|Trumpeter Swan||Cygnus buccinator||1|
|Vesper Sparrow||Pooecetes gramineus||1|
|Western Meadowlark||Sturnella neglecta||1|
|Willow Flycatcher||Empidonax traillii||1|
|Yellow-billed Cuckoo||Coccyzus americanus||1|
|Gilt Darter||Percina evides||3|
|Greater Redhorse||Moxostoma valenciennesi||3|
|Lake Sturgeon||Acipenser fulvescens||3|
|River Redhorse||Moxostoma carinatum||3|
|Longear Sunfish||Lepomis megalotis||2|
|Reptiles and Amphibians||Score|
|Boreal Chorus Frog||Pseudacris maculata||3|
|Four-toed Salamander||Hemidactylium scutatum||3|
|Mink Frog||Rana septentrionalis||3|
|Wood Turtle||Glyptemys insculpta||3|
|Pickerel Frog||Rana palustris||2|
|Blanding's Turtle||Emydoidea blandingii||1|
|Gray Wolf||Canis lupus||3|
|Northern Flying Squirrel||Glaucomys sabrinus||3|
|Water Shrew||Sorex palustris||3|
|Woodland Jumping Mouse||Napaeozapus insignis||3|
|American Marten||Martes americana||2|
|Eastern Red Bat||Lasiurus borealis||2|
|Hoary Bat||Lasiurus cinereus||2|
|Northern Long-eared Bat||Myotis septentrionalis||2|
|Silver-haired Bat||Lasionycteris noctivagans||2|
|Franklin's Ground Squirrel||Spermophilus franklinii||1|
Natural community management opportunities
The Northwest Lowlands Ecological Landscape contains opportunities to manage for the following natural communities, based on the findings in the Wildlife Action Plan (originally presented by the Ecosystem Management Team).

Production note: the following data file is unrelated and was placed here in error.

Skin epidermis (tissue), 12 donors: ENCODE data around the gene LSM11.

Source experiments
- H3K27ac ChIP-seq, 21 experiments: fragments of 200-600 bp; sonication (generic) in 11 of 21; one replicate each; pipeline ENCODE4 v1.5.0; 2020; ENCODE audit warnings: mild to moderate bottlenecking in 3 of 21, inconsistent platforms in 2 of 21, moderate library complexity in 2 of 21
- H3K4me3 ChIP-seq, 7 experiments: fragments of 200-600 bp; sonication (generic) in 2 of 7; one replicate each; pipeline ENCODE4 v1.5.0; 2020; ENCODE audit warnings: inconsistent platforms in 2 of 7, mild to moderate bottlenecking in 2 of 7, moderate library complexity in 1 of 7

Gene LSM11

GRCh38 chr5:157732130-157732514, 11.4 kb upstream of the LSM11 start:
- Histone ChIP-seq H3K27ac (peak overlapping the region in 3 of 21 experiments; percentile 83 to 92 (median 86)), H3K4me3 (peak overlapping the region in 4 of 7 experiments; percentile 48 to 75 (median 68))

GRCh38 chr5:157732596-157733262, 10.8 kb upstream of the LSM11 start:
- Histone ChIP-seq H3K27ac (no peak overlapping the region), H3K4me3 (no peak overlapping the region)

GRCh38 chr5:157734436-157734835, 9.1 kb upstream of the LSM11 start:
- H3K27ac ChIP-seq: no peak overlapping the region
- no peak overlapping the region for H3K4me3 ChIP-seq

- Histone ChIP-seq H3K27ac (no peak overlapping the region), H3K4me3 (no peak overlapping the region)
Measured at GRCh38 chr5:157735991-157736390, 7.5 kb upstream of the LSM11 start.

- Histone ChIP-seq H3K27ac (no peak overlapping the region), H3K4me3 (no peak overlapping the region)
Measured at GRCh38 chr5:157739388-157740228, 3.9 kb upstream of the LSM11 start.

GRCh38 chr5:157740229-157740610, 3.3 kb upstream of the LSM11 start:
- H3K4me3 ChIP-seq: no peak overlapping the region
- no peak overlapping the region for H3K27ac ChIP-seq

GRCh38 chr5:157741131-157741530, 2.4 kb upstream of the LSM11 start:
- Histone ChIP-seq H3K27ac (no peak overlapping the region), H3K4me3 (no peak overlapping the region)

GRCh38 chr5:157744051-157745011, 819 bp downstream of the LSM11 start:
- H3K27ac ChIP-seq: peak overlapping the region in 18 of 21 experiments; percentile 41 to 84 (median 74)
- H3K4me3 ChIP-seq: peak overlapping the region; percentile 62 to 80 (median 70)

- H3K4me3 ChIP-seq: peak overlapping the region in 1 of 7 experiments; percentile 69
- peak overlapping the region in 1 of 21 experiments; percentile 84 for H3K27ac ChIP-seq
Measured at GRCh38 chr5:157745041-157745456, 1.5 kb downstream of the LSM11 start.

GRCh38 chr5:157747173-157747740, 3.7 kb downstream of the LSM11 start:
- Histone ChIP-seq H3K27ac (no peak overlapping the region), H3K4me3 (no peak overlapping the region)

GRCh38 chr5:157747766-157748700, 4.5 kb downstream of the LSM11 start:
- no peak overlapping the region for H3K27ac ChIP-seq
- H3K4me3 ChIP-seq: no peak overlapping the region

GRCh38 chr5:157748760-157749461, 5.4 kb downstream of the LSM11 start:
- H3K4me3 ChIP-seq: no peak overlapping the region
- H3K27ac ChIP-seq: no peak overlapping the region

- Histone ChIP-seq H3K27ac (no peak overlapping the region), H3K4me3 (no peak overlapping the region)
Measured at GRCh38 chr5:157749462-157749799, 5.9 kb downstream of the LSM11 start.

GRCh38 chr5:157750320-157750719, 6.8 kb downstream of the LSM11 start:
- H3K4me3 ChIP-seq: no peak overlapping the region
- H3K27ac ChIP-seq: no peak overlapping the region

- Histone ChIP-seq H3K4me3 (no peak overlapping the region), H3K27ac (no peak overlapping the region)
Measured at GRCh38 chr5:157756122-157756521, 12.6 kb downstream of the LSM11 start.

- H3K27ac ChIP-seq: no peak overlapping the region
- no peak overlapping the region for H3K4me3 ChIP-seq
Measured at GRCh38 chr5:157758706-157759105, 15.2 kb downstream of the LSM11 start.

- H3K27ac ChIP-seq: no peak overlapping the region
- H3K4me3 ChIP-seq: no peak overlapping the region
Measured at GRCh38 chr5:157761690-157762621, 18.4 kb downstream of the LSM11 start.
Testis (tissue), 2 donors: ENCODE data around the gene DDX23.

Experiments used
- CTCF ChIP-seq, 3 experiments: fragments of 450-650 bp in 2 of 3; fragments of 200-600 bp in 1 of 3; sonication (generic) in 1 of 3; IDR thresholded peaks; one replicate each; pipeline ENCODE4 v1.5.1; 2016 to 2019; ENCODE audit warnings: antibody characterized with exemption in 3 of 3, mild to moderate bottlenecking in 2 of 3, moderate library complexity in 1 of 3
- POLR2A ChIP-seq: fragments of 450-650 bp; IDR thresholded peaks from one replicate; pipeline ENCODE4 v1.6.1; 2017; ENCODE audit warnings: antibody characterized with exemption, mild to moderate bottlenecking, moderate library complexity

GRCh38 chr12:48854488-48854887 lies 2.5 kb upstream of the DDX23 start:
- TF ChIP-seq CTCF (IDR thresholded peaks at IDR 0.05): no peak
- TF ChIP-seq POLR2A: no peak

|Natural Community Type||Opportunity|
|Northern Sedge Meadow||Major|
|Northern Wet Forest||Major|
|Northern Dry-mesic Forest||Important|
|Northern Mesic Forest||Important|
|Northern Wet-mesic Forest||Important|
|Northern Dry Forest||Present|
|Northern Hardwood Swamp||Present|
Description of Terms Used to Define Opportunities for Protection, Restoration and/or Management of Natural Communities by Ecological Landscapes
A major opportunity for sustaining the natural community in the Ecological Landscape exists, either because many significant occurrences of the natural community have been recorded in the landscape or major restoration activities are likely to be successful maintaining the community's composition, structure, and ecological function over a longer period of time.
Although the natural community does not occur extensively or commonly in the Ecological Landscape, one to several occurrences do occur and are important in sustaining the community in the state. In some cases, important opportunities may exist because the natural community may be restricted to just one or a few Ecological Landscapes within the state and there may be a lack of opportunities elsewhere.
The natural community occurs in the Ecological Landscape, but better management opportunities appear to exist in other parts of the state.
General management opportunities 1
The Northwest Lowlands is one of the few Wisconsin Ecological Landscapes with large areas of remote habitat. The northern portion of the Northwest Lowlands features extensive forests undisturbed wetlands that are largely unbroken by farms, urban areas, or other developments and only a few major roads cross this portion of the landscape. Maintaining this large, contiguous area of undeveloped and lightly roaded forest is a major opportunity. In addition, there are opportunities to develop and maintain older forest, increase structural attributes associated with older forests and identify high conservation value forests on public lands. Areas with the potential to increase the diminished conifer component could also be identified; areas adjacent to existing stands of lowland conifers and muskeg might be especially good candidates for this.